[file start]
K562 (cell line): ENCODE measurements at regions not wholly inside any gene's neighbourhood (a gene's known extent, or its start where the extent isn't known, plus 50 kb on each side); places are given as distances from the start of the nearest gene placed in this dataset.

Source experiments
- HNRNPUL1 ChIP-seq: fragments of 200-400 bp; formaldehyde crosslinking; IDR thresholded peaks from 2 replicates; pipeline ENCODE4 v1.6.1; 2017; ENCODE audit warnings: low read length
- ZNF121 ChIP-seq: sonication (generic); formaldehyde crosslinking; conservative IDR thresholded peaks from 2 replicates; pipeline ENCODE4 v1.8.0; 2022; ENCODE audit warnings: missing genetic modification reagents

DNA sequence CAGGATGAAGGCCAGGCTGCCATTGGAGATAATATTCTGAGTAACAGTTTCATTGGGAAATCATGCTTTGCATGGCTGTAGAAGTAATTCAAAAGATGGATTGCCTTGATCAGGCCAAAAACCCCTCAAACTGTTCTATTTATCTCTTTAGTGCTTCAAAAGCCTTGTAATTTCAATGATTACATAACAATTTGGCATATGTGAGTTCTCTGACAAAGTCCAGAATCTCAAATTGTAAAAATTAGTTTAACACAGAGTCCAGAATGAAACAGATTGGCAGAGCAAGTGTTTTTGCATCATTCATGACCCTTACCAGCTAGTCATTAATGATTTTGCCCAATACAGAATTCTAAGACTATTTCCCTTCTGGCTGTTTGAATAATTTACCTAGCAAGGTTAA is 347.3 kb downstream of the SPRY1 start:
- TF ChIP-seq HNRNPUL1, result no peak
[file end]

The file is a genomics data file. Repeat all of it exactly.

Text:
K562 (cell line): ENCODE measurements at regions not wholly inside any gene's neighbourhood (a gene's known extent, or its start where the extent isn't known, plus 50 kb on each side); places are given as distances from the start of the nearest gene placed in this dataset.

Source experiments
- HNRNPUL1 ChIP-seq: fragments of 200-400 bp; formaldehyde crosslinking; IDR thresholded peaks from 2 replicates; pipeline ENCODE4 v1.6.1; 2017; ENCODE audit warnings: low read length
- ZNF121 ChIP-seq: sonication (generic); formaldehyde crosslinking; conservative IDR thresholded peaks from 2 replicates; pipeline ENCODE4 v1.8.0; 2022; ENCODE audit warnings: missing genetic modification reagents

DNA sequence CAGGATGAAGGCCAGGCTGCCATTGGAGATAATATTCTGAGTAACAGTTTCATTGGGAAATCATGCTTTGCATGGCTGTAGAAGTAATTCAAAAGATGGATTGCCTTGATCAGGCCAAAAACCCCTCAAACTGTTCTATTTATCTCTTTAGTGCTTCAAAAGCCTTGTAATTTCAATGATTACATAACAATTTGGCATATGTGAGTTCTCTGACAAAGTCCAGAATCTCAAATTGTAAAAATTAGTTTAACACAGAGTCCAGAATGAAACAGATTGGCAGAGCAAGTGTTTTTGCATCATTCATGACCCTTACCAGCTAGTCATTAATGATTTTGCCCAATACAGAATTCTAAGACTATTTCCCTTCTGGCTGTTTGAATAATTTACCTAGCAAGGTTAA is 347.3 kb downstream of the SPRY1 start:
- TF ChIP-seq HNRNPUL1, result no peak